National Insurance Awareness Day: What Are The Protection Gaps In Insurance In India? Are You Adequately Covered?

Both the issues of the protection gap and under-penetration of insurance need systemic policy redressal
National Insurance Awareness Day
National Insurance Awareness Day

Two major concerns exist within the insurance sector - under-penetration and a significant protection gap, according to experts. At present, according to a recent National Insurance Academy report, the insurance penetration stands at only 4.2 per cent, which is lower than the global average of seven per cent. This means that 73 per cent of the population doesn't have health insurance, there is an 87 per cent protection gap for life insurance, and 95 per cent of the population lacks catastrophe coverage. Additionally, only 24 per cent of employees are enrolled in employee retirement schemes. Even for those with insurance coverage, there is a substantial gap in the sum insured and coverage adequacy, with property insurance underinsurance exceeding 25 per cent and out-of-pocket health expenses exceeding 50 per cent.

According to a recent Swiss Re report, over the next decade (2024-34), insurance penetration will increase from 3.8 per cent currently to 4.5 per cent in 2034.

According to experts, to address these issues, we need to focus on simplifying policy wording, standardizing terminology, providing easier access to services, facilitating hassle-free claims processes, and leveraging technology and digital solutions to reduce processing and distribution costs. Implementing initiatives targeting rural areas will also be crucial in bridging this gap.

Says Anuj Parekh, co-founder and CEO, Bharatsure: “As per Insurance Regulatory Development Authority of India (Irdai) statistics, around 90 crore Indians still don't have access to insurance. This gap exists because people lack the awareness and the intent to buy insurance for themselves and their families. Only a small proportion of Indians have health cover buy an insurance. They are mainly covered through government or group insurance schemes. The model of promoting individuals to buy insurance for themselves has failed in India.”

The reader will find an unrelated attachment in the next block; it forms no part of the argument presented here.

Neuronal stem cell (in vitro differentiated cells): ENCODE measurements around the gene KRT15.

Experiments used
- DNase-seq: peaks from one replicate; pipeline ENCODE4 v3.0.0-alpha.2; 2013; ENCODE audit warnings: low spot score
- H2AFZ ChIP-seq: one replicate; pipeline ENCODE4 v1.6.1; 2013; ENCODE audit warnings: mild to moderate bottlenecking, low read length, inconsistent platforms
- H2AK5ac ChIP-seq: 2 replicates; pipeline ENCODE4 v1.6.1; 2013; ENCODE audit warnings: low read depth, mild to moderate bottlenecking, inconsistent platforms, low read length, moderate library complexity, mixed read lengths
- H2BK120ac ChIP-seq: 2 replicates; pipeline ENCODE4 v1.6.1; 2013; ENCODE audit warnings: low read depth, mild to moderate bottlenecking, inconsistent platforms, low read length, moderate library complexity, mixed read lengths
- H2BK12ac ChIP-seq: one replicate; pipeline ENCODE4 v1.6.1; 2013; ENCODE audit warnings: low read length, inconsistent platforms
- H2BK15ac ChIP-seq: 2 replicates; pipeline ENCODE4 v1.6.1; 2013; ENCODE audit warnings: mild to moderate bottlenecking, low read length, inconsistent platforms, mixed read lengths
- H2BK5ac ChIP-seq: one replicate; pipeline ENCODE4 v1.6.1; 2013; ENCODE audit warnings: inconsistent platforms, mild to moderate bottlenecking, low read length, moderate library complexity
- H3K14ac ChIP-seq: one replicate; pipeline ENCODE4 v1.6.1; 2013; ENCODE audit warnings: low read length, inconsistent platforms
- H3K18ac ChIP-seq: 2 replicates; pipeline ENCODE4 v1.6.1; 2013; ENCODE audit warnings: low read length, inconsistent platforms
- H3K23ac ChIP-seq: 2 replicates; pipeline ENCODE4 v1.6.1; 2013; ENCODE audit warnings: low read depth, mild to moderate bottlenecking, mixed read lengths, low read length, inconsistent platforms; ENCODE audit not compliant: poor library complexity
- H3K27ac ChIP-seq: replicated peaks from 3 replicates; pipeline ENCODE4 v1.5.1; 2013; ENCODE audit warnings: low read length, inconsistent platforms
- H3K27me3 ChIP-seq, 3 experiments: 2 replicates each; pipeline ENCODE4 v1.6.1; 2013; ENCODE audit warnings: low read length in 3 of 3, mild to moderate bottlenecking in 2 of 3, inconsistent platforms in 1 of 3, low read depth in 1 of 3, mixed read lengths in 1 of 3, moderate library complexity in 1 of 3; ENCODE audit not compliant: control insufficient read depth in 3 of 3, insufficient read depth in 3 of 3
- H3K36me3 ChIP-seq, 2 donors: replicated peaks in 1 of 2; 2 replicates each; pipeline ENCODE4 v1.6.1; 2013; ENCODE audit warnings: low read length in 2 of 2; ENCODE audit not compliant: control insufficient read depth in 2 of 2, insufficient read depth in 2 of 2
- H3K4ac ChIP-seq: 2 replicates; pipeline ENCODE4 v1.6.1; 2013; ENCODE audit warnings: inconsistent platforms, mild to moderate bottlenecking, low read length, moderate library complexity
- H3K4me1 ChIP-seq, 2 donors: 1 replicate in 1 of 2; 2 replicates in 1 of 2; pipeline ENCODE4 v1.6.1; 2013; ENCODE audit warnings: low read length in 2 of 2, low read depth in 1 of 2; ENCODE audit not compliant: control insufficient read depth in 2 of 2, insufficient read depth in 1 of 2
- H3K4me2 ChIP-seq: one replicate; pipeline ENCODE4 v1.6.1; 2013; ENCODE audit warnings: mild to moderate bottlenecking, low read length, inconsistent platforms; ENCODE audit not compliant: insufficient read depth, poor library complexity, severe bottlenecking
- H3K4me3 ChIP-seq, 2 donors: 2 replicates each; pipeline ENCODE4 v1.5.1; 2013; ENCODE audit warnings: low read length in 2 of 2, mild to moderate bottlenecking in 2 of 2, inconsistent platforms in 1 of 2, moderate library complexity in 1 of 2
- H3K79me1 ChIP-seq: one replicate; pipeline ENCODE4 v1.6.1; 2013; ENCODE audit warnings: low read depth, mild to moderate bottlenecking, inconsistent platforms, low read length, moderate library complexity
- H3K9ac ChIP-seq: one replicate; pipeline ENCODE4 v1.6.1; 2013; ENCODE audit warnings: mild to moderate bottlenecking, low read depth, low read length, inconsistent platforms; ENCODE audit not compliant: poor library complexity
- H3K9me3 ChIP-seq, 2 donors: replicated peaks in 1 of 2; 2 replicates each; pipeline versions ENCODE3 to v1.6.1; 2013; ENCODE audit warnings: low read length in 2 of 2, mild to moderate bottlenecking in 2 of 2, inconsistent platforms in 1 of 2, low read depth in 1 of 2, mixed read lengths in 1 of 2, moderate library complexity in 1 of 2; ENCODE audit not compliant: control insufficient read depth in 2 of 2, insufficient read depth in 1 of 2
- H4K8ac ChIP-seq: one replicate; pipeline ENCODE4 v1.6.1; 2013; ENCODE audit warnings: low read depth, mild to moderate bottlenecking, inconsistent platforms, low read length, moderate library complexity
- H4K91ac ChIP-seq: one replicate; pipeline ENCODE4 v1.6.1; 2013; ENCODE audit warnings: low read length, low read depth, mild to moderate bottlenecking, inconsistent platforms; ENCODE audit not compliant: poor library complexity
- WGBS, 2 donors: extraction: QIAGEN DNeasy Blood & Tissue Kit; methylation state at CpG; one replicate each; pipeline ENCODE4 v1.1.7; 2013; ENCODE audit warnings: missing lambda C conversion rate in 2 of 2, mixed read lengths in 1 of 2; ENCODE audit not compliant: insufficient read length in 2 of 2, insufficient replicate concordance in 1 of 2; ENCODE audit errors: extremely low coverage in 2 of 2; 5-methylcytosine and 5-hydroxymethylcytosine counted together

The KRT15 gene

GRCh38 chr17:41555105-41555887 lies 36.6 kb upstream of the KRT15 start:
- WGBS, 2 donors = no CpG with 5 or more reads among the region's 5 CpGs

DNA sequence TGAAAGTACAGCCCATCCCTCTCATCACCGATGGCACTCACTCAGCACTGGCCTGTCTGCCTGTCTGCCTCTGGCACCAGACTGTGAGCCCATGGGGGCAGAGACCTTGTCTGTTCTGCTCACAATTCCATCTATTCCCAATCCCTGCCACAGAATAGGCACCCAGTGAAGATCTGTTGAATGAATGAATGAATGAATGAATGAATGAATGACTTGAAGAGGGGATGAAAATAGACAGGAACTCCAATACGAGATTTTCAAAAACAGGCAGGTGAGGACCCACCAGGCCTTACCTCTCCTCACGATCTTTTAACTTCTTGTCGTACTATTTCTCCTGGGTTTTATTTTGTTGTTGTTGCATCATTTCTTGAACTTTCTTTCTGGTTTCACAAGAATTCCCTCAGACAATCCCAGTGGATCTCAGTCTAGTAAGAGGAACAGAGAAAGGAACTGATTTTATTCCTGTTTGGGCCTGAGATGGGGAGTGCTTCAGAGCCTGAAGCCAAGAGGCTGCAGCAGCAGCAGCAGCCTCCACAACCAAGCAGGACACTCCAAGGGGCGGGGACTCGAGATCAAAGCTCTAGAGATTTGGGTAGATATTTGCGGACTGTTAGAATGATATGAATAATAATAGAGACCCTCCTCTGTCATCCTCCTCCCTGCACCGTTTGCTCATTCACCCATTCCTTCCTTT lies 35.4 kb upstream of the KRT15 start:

How Can Policyholders Ensure They Are Adequately Covered?

It’s now widely known that if you or your family are not insured, you might have to pay a heavy price for it. In the event of an emergency or the sudden death of the chief earner of a family, the entire savings can be wiped out in a day. Along with that, there could be loss of property and vehicle, gold jewelry too. Having lived through Covid, a global pandemic, it’s high time we make sure our insurance coverage is in place, before everything else. This is the right time when policyholders, insurers, and insurance industry stakeholders must all come together to address this issue.

According to the NIA report, despite perceiving life insurance primarily as an investment product, 67 per cent of customers still prefer savings for the future, tax benefits, and safety. Many do not opt for mortality protection coverage, leading to a high protection gap. While most policyholders believe their coverage is adequate, perceptions vary across demographic segments. Younger and middle-aged customers wrongly perceive adequacy, emphasizing the need for education on risk protection. Private and government sector employees generally believe their coverage is sufficient, potentially due to employee benefit schemes.

“Policyholders should look at coverage that is comprehensive and also takes care of critical illnesses. Treatments of diseases like cancer, transplants, and strokes can be in multiple lakhs if not crores. Having a policy that can cover the cost of these illnesses is a must and therefore policyholders should aim to cover at least Rs 20 lakh of insurance cover. They can supplement their existing insurance through super top-ups that can be an affordable way to ensure high coverage,” adds Parekh.

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